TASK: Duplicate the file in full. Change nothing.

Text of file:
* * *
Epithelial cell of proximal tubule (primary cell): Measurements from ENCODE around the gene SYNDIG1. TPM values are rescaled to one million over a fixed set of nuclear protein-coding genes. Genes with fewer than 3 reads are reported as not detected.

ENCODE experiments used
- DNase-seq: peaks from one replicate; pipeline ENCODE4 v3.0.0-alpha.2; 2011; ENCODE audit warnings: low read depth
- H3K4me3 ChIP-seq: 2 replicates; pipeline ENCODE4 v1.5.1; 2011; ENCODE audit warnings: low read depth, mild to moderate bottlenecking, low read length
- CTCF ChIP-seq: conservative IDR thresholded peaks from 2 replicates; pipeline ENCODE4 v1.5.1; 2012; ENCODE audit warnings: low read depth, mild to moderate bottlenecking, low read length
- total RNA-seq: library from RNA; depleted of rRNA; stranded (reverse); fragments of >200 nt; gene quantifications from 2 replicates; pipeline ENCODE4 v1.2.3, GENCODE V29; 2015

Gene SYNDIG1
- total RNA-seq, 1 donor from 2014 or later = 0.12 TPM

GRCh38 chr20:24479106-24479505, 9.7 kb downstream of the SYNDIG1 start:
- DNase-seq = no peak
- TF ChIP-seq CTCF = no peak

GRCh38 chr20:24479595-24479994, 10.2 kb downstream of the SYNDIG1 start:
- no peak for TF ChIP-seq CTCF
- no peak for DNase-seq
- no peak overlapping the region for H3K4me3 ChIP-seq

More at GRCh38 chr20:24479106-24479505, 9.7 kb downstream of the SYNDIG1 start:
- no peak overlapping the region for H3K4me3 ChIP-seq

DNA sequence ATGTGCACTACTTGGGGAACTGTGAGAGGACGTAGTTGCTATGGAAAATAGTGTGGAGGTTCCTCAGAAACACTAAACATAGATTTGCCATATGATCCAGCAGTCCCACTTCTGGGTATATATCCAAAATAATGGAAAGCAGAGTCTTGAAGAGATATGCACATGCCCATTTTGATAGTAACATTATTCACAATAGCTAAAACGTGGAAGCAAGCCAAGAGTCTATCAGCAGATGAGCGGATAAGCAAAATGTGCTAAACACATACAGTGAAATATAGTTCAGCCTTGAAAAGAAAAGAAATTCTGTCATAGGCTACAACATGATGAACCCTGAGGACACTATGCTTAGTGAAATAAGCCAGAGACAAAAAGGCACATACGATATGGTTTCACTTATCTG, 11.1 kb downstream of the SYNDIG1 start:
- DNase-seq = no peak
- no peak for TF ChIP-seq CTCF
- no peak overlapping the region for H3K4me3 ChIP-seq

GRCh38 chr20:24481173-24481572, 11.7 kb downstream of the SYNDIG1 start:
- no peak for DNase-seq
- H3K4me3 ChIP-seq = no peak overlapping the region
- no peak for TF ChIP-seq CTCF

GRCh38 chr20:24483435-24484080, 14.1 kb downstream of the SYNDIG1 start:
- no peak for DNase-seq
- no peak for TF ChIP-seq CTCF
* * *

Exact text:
Epithelial cell of proximal tubule (primary cell): Measurements from ENCODE around the gene SYNDIG1. TPM values are rescaled to one million over a fixed set of nuclear protein-coding genes. Genes with fewer than 3 reads are reported as not detected.

ENCODE experiments used
- DNase-seq: peaks from one replicate; pipeline ENCODE4 v3.0.0-alpha.2; 2011; ENCODE audit warnings: low read depth
- H3K4me3 ChIP-seq: 2 replicates; pipeline ENCODE4 v1.5.1; 2011; ENCODE audit warnings: low read depth, mild to moderate bottlenecking, low read length
- CTCF ChIP-seq: conservative IDR thresholded peaks from 2 replicates; pipeline ENCODE4 v1.5.1; 2012; ENCODE audit warnings: low read depth, mild to moderate bottlenecking, low read length
- total RNA-seq: library from RNA; depleted of rRNA; stranded (reverse); fragments of >200 nt; gene quantifications from 2 replicates; pipeline ENCODE4 v1.2.3, GENCODE V29; 2015

Gene SYNDIG1
- total RNA-seq, 1 donor from 2014 or later = 0.12 TPM

GRCh38 chr20:24479106-24479505, 9.7 kb downstream of the SYNDIG1 start:
- DNase-seq = no peak
- TF ChIP-seq CTCF = no peak

GRCh38 chr20:24479595-24479994, 10.2 kb downstream of the SYNDIG1 start:
- no peak for TF ChIP-seq CTCF
- no peak for DNase-seq
- no peak overlapping the region for H3K4me3 ChIP-seq

More at GRCh38 chr20:24479106-24479505, 9.7 kb downstream of the SYNDIG1 start:
- no peak overlapping the region for H3K4me3 ChIP-seq

DNA sequence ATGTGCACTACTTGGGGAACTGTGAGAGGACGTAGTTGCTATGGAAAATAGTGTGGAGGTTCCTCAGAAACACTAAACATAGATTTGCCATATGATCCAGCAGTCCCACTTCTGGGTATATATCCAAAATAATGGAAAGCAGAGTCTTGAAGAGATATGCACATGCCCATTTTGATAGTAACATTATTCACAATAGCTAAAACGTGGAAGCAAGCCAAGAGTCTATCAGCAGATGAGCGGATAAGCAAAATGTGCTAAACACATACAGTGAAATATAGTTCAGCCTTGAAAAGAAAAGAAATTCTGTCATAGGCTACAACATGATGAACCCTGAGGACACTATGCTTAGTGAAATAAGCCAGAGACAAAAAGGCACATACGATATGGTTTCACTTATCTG, 11.1 kb downstream of the SYNDIG1 start:
- DNase-seq = no peak
- no peak for TF ChIP-seq CTCF
- no peak overlapping the region for H3K4me3 ChIP-seq

GRCh38 chr20:24481173-24481572, 11.7 kb downstream of the SYNDIG1 start:
- no peak for DNase-seq
- H3K4me3 ChIP-seq = no peak overlapping the region
- no peak for TF ChIP-seq CTCF

GRCh38 chr20:24483435-24484080, 14.1 kb downstream of the SYNDIG1 start:
- no peak for DNase-seq
- no peak for TF ChIP-seq CTCF